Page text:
Notably, the iMODTM 16V/500F provides power density up to 95% greater than modules currently on the market. “We’re seeing global customers in the automotive, wind energy, industrial and hybrid bus sectors strive for greater efficiency and higher performance with their systems, making the need for flexible and powerful products more important than ever,” said Mark McGough, chief executive.
Navitas Systems, a leading provider of energy-enabled system solutions and energy storage products for commercial, industrial and government agency customers, has announced its Advanced Solutions Group (ASG) has become affiliated with the US Department of Energy’s Joint Center for Energy Storage Research (JCESR).
The Navitas ASG includes the former A123 Systems Advanced Research and Development team, A123 Government Solutions group, and selected engineers from the A123 Automotive Engineering Team.
Navitas announced in January that it had finalised its acquisition of substantially all of the assets of A123 Systems’ former Ann Arbor, Michigan-based government business, including US military contracts.
This acquisition enabled Navitas to keep all the scientists and engineers necessary to develop and commercialise nanophosphate lithium-ion battery chemistry and other advanced battery technologies being developed for military and government applications.
“We’re delighted to be associated with our neighbour JCESR,” said Alan ElShafei, Navitas Systems chairman and founder.
“Using the brainpower of our combined scientific and engineering teams, Navitas and JCESR will have the opportunity to collaborate to push the envelope on energy storage technology R&D.
“We’re absolutely committed to helping build the next generation of advanced battery technologies here in the US.”
The US Department of Energy’s Argonne National Laboratory, located outside of Chicago, and California Lithium Battery (CalBattery), a Los Angeles Cleantech Incubator portfolio company, have signed a licensing agreement for an Argonne-developed, silicon-graphene composite anode material for high-energy lithium batteries.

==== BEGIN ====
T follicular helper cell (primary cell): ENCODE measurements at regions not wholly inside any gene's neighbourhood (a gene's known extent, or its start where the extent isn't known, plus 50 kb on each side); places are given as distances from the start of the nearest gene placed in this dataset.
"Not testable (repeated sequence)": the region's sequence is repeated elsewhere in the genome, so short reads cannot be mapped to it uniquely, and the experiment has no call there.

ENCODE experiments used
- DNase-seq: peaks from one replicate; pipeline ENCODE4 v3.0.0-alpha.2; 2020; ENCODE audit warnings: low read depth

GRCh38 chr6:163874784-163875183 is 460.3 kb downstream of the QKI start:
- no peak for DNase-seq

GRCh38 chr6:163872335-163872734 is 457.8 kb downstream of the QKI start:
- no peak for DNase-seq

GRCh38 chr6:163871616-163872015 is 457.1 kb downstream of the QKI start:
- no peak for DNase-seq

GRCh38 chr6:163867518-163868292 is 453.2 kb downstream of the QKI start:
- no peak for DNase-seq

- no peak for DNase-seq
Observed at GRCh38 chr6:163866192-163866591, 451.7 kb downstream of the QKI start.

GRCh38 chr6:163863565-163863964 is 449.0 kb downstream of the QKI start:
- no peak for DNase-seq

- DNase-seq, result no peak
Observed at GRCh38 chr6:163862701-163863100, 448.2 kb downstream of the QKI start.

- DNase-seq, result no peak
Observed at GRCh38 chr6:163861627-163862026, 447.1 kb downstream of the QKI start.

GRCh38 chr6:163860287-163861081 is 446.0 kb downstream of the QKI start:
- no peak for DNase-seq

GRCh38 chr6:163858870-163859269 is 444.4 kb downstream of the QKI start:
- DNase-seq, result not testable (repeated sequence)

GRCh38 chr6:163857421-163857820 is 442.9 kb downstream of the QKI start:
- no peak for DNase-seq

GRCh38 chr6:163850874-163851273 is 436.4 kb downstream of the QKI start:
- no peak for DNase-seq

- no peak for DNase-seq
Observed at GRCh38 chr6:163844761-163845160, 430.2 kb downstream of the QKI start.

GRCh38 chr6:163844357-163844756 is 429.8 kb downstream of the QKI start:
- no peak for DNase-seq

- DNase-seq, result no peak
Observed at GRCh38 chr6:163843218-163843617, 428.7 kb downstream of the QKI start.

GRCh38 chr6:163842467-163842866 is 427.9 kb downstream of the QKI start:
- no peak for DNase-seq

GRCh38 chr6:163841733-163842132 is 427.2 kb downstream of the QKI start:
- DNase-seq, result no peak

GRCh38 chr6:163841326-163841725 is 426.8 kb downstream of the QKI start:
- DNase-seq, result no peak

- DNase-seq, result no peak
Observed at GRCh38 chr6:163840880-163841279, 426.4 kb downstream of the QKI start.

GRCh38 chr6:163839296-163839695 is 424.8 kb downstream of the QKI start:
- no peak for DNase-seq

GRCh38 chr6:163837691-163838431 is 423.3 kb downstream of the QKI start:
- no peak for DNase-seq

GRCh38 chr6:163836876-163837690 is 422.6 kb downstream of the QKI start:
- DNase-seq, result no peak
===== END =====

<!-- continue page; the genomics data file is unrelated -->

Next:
CalBattery plans to move forward rapidly in the commercial scale-up and production of the novel composite anode material, which tests show triples the energy capacity of the state-of-the-art graphite anode, the Argonne National Laboratory says.
CalBattery has worked with Argonne for more than a year under a Work for Others agreement to develop the technology under the Startup America programme, which is part of a White House initiative to inspire and accelerate high-growth entrepreneurship.
Disillusioned Silicon Valley solar investors are switching their attention to energy storage, according to a Bloomberg report.
Khosla Ventures’ backing of LightSail Energy is cited as characteristic of current moves by venture capital investors to seek out possible breakthrough technologies in energy storage now that other clean-tech sectors are maturing and consolidating.
Toronto-based Northland Power plans to construct a USD$700m pumped hydroelectric project using the enormous hole and mountain of tailings left by an abandoned open-pit iron ore mine. Water would be pumped up from the old mine working up into a newly constructed reservoir during periods of cheap, night-time electricity.
When demand and prices go up, the company would release the water for a 258-metre plunge to a powerhouse and generate 400MW of power, creating a waterfall five times the height of Niagara Falls, though with a fraction of the volume. The facility will also be used to store excess wind power, which in Ontario is forecast to increase from today’s 1.7GW to 7.8GW by 2018.